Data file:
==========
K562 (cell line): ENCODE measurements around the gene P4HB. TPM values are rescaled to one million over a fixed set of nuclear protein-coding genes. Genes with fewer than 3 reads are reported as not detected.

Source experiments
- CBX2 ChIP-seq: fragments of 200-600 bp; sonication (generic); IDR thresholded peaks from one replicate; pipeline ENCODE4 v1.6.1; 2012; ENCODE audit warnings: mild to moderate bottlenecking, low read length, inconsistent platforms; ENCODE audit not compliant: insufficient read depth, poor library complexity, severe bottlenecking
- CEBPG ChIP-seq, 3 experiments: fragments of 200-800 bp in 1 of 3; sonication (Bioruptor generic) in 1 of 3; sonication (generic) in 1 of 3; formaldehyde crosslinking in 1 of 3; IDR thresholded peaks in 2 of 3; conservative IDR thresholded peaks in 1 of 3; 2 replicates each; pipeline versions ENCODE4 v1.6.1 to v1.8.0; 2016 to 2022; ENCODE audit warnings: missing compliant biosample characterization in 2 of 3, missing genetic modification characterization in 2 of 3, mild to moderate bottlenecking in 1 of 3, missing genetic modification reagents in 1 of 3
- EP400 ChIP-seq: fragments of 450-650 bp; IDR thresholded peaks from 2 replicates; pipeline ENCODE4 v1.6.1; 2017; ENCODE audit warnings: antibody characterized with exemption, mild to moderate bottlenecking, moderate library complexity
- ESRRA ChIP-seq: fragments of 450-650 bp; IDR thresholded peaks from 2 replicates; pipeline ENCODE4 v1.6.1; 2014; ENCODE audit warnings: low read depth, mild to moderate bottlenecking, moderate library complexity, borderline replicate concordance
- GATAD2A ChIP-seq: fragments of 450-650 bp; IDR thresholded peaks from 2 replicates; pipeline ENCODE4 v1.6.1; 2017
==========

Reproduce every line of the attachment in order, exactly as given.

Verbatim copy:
K562 (cell line): ENCODE measurements around the gene P4HB. TPM values are rescaled to one million over a fixed set of nuclear protein-coding genes. Genes with fewer than 3 reads are reported as not detected.

Source experiments
- CBX2 ChIP-seq: fragments of 200-600 bp; sonication (generic); IDR thresholded peaks from one replicate; pipeline ENCODE4 v1.6.1; 2012; ENCODE audit warnings: mild to moderate bottlenecking, low read length, inconsistent platforms; ENCODE audit not compliant: insufficient read depth, poor library complexity, severe bottlenecking
- CEBPG ChIP-seq, 3 experiments: fragments of 200-800 bp in 1 of 3; sonication (Bioruptor generic) in 1 of 3; sonication (generic) in 1 of 3; formaldehyde crosslinking in 1 of 3; IDR thresholded peaks in 2 of 3; conservative IDR thresholded peaks in 1 of 3; 2 replicates each; pipeline versions ENCODE4 v1.6.1 to v1.8.0; 2016 to 2022; ENCODE audit warnings: missing compliant biosample characterization in 2 of 3, missing genetic modification characterization in 2 of 3, mild to moderate bottlenecking in 1 of 3, missing genetic modification reagents in 1 of 3
- EP400 ChIP-seq: fragments of 450-650 bp; IDR thresholded peaks from 2 replicates; pipeline ENCODE4 v1.6.1; 2017; ENCODE audit warnings: antibody characterized with exemption, mild to moderate bottlenecking, moderate library complexity
- ESRRA ChIP-seq: fragments of 450-650 bp; IDR thresholded peaks from 2 replicates; pipeline ENCODE4 v1.6.1; 2014; ENCODE audit warnings: low read depth, mild to moderate bottlenecking, moderate library complexity, borderline replicate concordance
- GATAD2A ChIP-seq: fragments of 450-650 bp; IDR thresholded peaks from 2 replicates; pipeline ENCODE4 v1.6.1; 2017